American Religious Liberalism

American Religious Liberalism

American Religious Liberalism

American Religious Liberalism

Synopsis

Religious liberalism in America has often been equated with an ecumenical Protestant establishment. By contrast, American Religious Liberalism draws attention to the broad diversity of liberal cultures that shapes America's religious movements. The essays gathered here push beyond familiar tropes and boundaries to interrogate religious liberalism's dense cultural leanings by looking at spirituality in the arts, the politics and piety of religious cosmopolitanism, and the interaction between liberal religion and liberal secularism. Readers will find a kaleidoscopic view of many of the progressive strands of America's religious past and present in this richly provocative volume.

Excerpt

In this new book on American religious liberalism, Leigh Schmidt, Sally Promey, and their coauthors have set themselves a daunting task. To define, dictionaries tell us, is to delimit—to draw a line around what is being defined so that we know clearly what it is and what it is not. Definitions are boundary guards to keep out objects that are not under scrutiny and to mark unmistakably the objects that are. Given this police work, what do scholars do when they need to define an important phenomenon that they and others know is real but that evades easy—and even rigorous—attempts to mark it? How do they find the precision on which definitions depend when their “object” spreads amoebalike outside its holders and blends into a middle ground that is complex and thick with related and unrelated forms?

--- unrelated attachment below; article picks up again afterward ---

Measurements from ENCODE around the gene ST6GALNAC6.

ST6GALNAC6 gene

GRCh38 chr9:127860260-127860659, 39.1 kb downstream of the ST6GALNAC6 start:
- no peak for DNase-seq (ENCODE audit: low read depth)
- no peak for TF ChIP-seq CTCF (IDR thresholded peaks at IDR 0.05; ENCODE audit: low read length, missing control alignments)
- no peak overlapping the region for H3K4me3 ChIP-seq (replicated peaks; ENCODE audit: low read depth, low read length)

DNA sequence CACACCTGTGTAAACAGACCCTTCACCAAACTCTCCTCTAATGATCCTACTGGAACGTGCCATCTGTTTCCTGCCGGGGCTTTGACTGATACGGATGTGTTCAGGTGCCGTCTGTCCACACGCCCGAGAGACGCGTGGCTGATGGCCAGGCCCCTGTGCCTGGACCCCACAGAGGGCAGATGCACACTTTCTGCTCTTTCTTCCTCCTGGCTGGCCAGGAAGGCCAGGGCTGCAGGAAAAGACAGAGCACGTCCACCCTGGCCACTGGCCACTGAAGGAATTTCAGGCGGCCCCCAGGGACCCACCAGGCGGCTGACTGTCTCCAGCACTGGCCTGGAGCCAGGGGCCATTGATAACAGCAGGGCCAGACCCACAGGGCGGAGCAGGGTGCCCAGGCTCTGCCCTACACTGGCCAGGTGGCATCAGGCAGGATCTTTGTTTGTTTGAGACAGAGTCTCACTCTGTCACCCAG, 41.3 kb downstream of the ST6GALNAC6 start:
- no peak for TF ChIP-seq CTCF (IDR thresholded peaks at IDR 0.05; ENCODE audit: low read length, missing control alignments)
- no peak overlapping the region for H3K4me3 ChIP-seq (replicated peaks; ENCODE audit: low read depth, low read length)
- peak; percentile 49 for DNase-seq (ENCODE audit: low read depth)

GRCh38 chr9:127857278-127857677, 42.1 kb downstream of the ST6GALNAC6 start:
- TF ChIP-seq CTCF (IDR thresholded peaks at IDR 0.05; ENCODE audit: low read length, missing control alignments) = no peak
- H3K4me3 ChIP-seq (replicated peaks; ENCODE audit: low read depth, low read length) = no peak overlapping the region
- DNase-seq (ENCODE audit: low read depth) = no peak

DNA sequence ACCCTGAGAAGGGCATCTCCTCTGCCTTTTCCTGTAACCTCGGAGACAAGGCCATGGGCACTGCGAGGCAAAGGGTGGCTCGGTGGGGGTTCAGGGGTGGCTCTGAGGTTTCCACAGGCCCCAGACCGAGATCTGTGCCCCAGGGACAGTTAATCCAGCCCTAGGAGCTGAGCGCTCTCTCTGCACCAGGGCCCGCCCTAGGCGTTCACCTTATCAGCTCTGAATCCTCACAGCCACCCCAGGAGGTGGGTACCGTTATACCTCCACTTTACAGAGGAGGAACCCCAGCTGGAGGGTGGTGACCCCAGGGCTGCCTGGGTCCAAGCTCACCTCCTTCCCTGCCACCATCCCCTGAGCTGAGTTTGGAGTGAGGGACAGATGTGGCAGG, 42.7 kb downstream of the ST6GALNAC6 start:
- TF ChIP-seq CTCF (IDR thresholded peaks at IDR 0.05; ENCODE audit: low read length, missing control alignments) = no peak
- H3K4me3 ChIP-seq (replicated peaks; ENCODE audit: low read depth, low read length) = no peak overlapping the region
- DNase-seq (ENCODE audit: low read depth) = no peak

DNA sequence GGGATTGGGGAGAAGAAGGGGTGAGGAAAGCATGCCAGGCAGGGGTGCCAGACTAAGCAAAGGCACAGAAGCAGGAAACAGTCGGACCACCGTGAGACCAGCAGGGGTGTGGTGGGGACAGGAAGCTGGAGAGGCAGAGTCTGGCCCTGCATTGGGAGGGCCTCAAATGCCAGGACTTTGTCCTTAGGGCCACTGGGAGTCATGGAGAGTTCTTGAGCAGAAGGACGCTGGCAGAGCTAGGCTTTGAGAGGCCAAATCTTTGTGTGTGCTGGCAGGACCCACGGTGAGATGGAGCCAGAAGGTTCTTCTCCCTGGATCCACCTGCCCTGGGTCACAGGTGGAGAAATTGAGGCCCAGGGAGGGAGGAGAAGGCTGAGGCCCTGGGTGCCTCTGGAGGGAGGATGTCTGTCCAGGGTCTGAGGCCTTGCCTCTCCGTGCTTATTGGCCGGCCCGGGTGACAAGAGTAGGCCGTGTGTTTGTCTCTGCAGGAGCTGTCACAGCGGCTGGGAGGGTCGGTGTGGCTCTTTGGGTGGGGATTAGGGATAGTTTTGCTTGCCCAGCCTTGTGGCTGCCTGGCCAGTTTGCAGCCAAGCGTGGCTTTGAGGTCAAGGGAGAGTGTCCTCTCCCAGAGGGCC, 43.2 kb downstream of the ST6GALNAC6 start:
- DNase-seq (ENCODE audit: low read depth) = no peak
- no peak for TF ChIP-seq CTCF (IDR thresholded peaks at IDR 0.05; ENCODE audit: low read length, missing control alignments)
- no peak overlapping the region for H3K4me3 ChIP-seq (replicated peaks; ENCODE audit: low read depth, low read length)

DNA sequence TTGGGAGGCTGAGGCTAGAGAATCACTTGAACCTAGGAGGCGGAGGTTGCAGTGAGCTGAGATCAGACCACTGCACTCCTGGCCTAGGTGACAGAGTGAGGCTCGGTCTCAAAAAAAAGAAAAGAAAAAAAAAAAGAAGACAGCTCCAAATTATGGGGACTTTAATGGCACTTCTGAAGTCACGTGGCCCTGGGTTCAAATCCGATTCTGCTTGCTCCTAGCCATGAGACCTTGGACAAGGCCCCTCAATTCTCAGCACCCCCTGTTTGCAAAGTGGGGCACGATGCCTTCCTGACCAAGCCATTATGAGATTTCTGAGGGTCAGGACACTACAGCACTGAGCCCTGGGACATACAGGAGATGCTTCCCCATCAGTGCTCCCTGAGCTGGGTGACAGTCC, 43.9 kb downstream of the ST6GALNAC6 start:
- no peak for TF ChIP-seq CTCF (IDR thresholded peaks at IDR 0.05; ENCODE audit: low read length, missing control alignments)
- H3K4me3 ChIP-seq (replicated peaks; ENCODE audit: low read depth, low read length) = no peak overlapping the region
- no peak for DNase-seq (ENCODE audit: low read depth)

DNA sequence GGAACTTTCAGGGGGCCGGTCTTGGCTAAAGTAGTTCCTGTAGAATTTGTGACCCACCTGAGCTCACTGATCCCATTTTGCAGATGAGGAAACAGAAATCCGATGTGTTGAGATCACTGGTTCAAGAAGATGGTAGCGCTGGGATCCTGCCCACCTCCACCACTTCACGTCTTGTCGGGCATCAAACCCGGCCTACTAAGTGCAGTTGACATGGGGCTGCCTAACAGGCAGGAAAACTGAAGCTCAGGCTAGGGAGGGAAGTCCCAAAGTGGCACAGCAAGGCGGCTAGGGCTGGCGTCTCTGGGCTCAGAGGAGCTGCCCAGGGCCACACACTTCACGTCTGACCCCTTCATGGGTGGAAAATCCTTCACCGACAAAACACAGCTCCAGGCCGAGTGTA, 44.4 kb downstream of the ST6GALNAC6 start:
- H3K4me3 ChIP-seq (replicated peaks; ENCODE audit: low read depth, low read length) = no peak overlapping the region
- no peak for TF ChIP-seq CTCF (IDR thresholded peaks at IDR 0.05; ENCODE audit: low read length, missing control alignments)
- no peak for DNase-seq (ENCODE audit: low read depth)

To say this another way, religious liberalism, in its American context (and probably elsewhere, too) is messy. Scholars who seek meticulous nomenclature and characterization will, perforce, go home defeated in their encounter with liberalism. To complicate matters further, editors and authors are grappling here not simply with definition in a steady-state world but instead with the fluid and developmental character of a historically contingent category. Add to this the fact that the story of religious history in America is no longer narrowly confined to what might be called classic or traditional theological, spiritual, and devotional categories.

What is therefore so impressive in this new book is the progress Schmidt, Promey, and their coauthors have made in surveying and untangling strands of the liberal phenomenon in religion as it has appeared from the late nine-

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